Butterflies and moths make up one of the most diverse order of insects on earth, the Lepidoptera order, which includes more than 150,000 described species worldwide, and up to five times as many that remain undescribed.
Akito Kawahara, a member of the University of Florida Genetics Institute and assistant professor at the Florida Museum of National History, investigates the evolution and genetics of these diverse species through collaborations with local, national and international researchers.
His lifelong interest in studying butterflies began at the age of four, when Kawahara says he began collecting them. After earning a bachelor’s degree in entomology from Cornell University, he continued his education at the University of Maryland, receiving both a master’s of science and doctorate in entomology.
The Kawahara Lab integrates many approaches in its research, including phylogenetic, behavioral, functional genomic and biodiversity informatics to study the evolution of butterflies and moths. Currently, Kawahara is especially interested in understanding the genetics underlying anti-predator behavior defenses the species use against bats and other predators.
In a study published in November and featured on the cover of the journal Science, Kawahara was one of more than 100 researchers from 10 countries that reconstructed the insect tree of life, discovering that insects originated at the same time as the earliest terrestrial plants – about 480 million years ago. The study not only advances understanding of insect origins, but also helps solidify the organization of groups.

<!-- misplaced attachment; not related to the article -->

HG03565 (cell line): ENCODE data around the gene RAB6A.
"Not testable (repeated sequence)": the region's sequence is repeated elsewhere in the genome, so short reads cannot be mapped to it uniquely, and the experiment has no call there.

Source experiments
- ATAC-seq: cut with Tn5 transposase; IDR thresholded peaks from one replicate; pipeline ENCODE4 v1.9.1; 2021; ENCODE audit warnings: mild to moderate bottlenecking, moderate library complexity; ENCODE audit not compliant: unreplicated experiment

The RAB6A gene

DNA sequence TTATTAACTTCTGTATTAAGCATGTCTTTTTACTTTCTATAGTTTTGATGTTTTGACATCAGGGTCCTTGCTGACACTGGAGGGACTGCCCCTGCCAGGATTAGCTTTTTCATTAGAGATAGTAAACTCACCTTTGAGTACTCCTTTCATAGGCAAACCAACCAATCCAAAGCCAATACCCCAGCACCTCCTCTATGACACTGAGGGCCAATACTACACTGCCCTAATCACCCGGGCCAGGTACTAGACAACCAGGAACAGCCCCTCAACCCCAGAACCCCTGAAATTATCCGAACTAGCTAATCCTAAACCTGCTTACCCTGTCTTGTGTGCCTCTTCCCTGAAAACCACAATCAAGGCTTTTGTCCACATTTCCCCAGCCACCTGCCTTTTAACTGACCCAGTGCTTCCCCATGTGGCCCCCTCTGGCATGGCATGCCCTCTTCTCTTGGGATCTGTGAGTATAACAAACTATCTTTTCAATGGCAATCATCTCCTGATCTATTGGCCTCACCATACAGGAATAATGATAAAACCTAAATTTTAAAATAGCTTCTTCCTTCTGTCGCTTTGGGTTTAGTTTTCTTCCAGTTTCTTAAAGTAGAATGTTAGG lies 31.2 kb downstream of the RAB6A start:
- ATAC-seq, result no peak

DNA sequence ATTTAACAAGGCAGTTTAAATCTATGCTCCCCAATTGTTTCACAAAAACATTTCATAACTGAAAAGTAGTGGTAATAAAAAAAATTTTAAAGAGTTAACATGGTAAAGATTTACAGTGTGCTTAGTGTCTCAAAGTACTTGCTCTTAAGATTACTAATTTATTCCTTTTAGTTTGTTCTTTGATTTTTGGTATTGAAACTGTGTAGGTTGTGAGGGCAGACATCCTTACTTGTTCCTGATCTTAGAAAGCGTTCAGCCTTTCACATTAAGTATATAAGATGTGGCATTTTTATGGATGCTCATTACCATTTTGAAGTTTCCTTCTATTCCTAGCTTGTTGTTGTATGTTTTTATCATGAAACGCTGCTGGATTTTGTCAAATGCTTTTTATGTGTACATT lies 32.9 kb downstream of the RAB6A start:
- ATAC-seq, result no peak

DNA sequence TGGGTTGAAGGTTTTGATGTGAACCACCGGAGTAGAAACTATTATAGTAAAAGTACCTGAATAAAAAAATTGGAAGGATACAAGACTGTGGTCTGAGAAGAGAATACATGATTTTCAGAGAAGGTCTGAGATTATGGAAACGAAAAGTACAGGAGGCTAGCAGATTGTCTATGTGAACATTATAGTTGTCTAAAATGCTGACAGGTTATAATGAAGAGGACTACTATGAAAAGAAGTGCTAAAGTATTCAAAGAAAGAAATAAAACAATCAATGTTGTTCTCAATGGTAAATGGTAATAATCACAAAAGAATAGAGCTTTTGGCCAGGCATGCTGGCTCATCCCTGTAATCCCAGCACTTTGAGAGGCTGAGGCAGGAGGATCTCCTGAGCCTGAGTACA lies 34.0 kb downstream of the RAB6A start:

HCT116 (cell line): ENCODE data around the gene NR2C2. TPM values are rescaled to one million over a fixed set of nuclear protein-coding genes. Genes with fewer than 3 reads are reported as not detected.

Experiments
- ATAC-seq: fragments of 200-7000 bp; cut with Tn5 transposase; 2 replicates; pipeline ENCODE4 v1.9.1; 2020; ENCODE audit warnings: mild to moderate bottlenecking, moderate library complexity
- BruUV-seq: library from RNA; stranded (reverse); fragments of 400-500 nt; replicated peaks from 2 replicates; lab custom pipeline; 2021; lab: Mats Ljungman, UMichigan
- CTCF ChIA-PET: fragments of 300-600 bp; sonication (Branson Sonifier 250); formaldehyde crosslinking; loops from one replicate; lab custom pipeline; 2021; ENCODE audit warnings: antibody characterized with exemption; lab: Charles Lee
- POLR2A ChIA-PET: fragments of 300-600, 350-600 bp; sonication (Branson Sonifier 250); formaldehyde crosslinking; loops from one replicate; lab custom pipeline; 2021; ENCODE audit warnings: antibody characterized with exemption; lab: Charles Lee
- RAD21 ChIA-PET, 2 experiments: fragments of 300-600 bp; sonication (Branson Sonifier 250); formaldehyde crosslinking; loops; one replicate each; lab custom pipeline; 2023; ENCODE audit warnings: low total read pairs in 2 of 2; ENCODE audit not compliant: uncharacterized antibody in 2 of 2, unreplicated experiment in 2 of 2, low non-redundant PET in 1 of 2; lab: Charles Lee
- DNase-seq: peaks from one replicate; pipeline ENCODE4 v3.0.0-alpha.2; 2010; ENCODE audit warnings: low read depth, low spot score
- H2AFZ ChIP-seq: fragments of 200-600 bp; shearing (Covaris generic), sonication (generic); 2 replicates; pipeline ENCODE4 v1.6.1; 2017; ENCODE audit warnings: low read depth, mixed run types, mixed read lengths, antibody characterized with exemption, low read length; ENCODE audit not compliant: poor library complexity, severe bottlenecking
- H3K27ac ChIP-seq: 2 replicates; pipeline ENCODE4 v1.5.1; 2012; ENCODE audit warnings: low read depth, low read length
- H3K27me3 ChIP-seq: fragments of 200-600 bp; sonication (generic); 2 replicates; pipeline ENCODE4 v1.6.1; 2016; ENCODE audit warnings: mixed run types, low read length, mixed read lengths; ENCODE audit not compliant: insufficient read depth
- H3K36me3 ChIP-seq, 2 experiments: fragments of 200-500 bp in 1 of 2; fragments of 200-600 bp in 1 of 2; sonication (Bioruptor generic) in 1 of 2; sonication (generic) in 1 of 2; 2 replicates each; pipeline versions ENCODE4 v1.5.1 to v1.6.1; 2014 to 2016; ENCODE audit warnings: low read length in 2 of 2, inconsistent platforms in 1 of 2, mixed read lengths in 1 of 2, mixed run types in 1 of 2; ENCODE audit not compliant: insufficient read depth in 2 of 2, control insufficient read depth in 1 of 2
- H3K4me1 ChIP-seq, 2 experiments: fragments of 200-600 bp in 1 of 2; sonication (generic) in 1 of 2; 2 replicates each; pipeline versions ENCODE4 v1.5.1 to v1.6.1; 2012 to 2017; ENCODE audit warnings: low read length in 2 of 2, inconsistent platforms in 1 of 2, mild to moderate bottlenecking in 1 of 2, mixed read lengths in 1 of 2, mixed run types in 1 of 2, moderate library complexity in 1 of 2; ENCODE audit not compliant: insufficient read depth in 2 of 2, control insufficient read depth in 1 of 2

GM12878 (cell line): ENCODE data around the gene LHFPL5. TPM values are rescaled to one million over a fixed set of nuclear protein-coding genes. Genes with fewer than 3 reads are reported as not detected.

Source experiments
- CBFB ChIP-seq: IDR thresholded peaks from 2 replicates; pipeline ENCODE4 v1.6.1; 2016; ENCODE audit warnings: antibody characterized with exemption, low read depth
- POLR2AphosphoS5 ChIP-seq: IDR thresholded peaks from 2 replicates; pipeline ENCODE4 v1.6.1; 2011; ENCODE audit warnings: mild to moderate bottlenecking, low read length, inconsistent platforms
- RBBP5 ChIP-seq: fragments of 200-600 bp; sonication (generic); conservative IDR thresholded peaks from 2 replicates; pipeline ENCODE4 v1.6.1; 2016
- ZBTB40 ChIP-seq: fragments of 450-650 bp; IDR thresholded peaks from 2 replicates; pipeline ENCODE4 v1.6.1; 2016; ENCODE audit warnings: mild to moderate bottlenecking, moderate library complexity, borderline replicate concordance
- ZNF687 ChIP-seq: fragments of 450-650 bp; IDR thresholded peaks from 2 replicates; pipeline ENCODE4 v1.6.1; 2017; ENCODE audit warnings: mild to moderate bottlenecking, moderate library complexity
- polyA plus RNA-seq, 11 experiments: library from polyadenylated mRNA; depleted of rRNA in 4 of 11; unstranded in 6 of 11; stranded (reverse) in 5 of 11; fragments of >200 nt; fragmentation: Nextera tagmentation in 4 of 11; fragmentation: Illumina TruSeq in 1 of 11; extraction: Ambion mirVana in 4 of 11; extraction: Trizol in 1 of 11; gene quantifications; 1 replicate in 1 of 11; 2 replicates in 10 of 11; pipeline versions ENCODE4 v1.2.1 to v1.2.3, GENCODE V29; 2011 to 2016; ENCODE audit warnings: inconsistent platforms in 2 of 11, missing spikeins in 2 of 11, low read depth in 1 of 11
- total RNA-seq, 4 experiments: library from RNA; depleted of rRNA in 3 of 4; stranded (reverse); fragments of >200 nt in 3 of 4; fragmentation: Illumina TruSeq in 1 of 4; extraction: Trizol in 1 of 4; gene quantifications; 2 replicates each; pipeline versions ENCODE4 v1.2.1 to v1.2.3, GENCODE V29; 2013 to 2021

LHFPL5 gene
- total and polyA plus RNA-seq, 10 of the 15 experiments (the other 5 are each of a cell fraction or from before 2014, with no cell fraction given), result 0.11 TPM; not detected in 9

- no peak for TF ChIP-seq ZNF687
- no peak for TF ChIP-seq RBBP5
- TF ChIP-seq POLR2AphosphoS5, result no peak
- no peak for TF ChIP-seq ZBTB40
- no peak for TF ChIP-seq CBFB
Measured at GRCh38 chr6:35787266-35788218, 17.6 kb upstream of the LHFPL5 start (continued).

In August, his team of UF researchers used large-scale, next-generation DNA Sequencing to trace nearly 3,000 genes to the earliest common ancestors of butterflies and moths, creating a “Tree of Lepidoptera” and changing scientists’ understanding of butterfly evolution.
University of Florida researcher collaborations and facilities, such as those used in creating the “Tree of Lepidoptera,” play an important role in Kawahara’s research.
Genetics research at UF is diverse with lots of opportunities to collaborate and use state-of-the-art genetics resources, said Kawahara.
Although strides have been made in the study of butterflies and moths, there is much that researchers have yet to learn.
“We are just at the start of understanding the genetic mechanisms underlying insect behavior in non-model groups,” said Kawahara. “With new genetic sequencing methods and approaches, it is very exciting to think about the prospect of what the field will be like in 10 to 20 years.”